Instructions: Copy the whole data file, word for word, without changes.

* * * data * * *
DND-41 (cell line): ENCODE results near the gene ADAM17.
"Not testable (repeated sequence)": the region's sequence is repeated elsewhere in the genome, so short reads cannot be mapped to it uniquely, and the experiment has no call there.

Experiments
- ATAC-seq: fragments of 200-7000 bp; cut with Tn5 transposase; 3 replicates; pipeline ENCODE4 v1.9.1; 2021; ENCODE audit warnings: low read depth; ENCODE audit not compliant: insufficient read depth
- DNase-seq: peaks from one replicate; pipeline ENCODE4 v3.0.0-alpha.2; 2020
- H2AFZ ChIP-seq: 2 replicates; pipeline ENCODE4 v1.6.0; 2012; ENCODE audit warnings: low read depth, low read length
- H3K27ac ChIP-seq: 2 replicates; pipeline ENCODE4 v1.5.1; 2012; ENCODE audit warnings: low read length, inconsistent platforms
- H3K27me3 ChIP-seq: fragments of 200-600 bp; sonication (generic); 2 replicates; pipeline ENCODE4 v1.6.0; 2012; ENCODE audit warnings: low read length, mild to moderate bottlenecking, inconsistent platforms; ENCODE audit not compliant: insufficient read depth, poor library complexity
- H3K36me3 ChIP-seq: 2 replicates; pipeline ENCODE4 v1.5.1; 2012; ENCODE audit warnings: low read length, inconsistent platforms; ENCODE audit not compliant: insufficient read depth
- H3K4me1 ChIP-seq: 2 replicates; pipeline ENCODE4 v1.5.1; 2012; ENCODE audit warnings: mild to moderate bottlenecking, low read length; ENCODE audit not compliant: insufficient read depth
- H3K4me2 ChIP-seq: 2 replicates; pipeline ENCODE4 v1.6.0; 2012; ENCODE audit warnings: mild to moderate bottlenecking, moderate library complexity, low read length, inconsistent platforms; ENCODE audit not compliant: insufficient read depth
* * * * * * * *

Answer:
DND-41 (cell line): ENCODE results near the gene ADAM17.
"Not testable (repeated sequence)": the region's sequence is repeated elsewhere in the genome, so short reads cannot be mapped to it uniquely, and the experiment has no call there.

Experiments
- ATAC-seq: fragments of 200-7000 bp; cut with Tn5 transposase; 3 replicates; pipeline ENCODE4 v1.9.1; 2021; ENCODE audit warnings: low read depth; ENCODE audit not compliant: insufficient read depth
- DNase-seq: peaks from one replicate; pipeline ENCODE4 v3.0.0-alpha.2; 2020
- H2AFZ ChIP-seq: 2 replicates; pipeline ENCODE4 v1.6.0; 2012; ENCODE audit warnings: low read depth, low read length
- H3K27ac ChIP-seq: 2 replicates; pipeline ENCODE4 v1.5.1; 2012; ENCODE audit warnings: low read length, inconsistent platforms
- H3K27me3 ChIP-seq: fragments of 200-600 bp; sonication (generic); 2 replicates; pipeline ENCODE4 v1.6.0; 2012; ENCODE audit warnings: low read length, mild to moderate bottlenecking, inconsistent platforms; ENCODE audit not compliant: insufficient read depth, poor library complexity
- H3K36me3 ChIP-seq: 2 replicates; pipeline ENCODE4 v1.5.1; 2012; ENCODE audit warnings: low read length, inconsistent platforms; ENCODE audit not compliant: insufficient read depth
- H3K4me1 ChIP-seq: 2 replicates; pipeline ENCODE4 v1.5.1; 2012; ENCODE audit warnings: mild to moderate bottlenecking, low read length; ENCODE audit not compliant: insufficient read depth
- H3K4me2 ChIP-seq: 2 replicates; pipeline ENCODE4 v1.6.0; 2012; ENCODE audit warnings: mild to moderate bottlenecking, moderate library complexity, low read length, inconsistent platforms; ENCODE audit not compliant: insufficient read depth